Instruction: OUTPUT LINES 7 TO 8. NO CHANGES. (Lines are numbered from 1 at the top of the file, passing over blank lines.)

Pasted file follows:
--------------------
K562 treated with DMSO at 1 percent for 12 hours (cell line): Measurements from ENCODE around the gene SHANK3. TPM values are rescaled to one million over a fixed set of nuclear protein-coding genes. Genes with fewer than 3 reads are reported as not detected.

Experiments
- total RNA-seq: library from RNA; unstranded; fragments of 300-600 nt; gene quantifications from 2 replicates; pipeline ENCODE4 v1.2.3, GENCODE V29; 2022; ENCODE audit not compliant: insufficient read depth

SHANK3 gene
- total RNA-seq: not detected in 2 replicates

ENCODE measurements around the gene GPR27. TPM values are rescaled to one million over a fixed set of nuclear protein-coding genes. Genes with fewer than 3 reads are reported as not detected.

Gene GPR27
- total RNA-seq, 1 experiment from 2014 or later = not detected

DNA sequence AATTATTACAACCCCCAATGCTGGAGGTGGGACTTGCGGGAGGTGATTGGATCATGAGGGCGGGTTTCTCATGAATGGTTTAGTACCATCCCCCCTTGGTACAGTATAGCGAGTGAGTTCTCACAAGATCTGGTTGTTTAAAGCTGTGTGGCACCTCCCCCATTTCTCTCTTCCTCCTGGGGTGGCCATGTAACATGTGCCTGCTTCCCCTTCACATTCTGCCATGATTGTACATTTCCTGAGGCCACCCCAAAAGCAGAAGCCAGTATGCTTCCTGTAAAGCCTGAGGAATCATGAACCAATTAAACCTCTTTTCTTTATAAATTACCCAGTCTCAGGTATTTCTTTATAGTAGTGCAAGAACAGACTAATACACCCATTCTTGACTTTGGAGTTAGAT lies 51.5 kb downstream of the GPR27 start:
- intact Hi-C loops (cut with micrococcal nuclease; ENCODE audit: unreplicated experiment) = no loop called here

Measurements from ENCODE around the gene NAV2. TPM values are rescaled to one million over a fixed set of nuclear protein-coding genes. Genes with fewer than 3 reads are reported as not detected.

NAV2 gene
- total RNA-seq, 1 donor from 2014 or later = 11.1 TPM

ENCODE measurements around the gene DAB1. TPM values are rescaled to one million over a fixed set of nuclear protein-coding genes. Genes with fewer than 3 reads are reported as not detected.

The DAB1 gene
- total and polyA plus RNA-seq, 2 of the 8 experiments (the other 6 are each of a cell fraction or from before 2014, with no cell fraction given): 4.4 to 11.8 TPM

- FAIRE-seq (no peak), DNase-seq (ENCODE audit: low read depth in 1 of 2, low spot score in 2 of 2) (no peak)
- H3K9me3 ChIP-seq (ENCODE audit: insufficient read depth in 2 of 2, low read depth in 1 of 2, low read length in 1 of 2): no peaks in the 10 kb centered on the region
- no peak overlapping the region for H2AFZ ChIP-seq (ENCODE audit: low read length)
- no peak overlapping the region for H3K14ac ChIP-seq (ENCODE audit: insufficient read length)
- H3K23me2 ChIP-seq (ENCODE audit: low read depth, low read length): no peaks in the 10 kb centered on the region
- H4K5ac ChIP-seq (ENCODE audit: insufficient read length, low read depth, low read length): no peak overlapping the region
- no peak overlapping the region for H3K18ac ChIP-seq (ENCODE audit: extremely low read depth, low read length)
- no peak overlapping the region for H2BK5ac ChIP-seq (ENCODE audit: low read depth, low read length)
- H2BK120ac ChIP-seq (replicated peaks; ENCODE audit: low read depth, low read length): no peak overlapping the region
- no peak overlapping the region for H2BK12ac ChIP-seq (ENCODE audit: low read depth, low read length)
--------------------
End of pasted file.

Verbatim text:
Gene GPR27
- total RNA-seq, 1 experiment from 2014 or later = not detected